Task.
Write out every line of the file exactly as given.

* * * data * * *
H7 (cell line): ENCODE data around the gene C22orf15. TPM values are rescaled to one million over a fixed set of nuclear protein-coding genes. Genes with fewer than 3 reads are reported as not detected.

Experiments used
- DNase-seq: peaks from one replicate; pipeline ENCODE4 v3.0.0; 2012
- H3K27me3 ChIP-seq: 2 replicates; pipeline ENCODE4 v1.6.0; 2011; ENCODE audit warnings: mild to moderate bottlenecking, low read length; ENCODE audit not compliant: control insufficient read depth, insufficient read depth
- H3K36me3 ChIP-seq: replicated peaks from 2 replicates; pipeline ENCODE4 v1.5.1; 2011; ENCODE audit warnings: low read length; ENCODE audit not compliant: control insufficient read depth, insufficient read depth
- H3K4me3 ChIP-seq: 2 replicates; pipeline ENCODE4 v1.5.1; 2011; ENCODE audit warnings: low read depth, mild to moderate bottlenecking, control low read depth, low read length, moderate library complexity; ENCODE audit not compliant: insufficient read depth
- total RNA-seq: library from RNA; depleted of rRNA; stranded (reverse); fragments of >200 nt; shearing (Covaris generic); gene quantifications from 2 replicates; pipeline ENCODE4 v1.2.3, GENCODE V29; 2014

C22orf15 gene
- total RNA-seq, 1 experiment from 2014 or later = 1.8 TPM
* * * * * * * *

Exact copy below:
H7 (cell line): ENCODE data around the gene C22orf15. TPM values are rescaled to one million over a fixed set of nuclear protein-coding genes. Genes with fewer than 3 reads are reported as not detected.

Experiments used
- DNase-seq: peaks from one replicate; pipeline ENCODE4 v3.0.0; 2012
- H3K27me3 ChIP-seq: 2 replicates; pipeline ENCODE4 v1.6.0; 2011; ENCODE audit warnings: mild to moderate bottlenecking, low read length; ENCODE audit not compliant: control insufficient read depth, insufficient read depth
- H3K36me3 ChIP-seq: replicated peaks from 2 replicates; pipeline ENCODE4 v1.5.1; 2011; ENCODE audit warnings: low read length; ENCODE audit not compliant: control insufficient read depth, insufficient read depth
- H3K4me3 ChIP-seq: 2 replicates; pipeline ENCODE4 v1.5.1; 2011; ENCODE audit warnings: low read depth, mild to moderate bottlenecking, control low read depth, low read length, moderate library complexity; ENCODE audit not compliant: insufficient read depth
- total RNA-seq: library from RNA; depleted of rRNA; stranded (reverse); fragments of >200 nt; shearing (Covaris generic); gene quantifications from 2 replicates; pipeline ENCODE4 v1.2.3, GENCODE V29; 2014

C22orf15 gene
- total RNA-seq, 1 experiment from 2014 or later = 1.8 TPM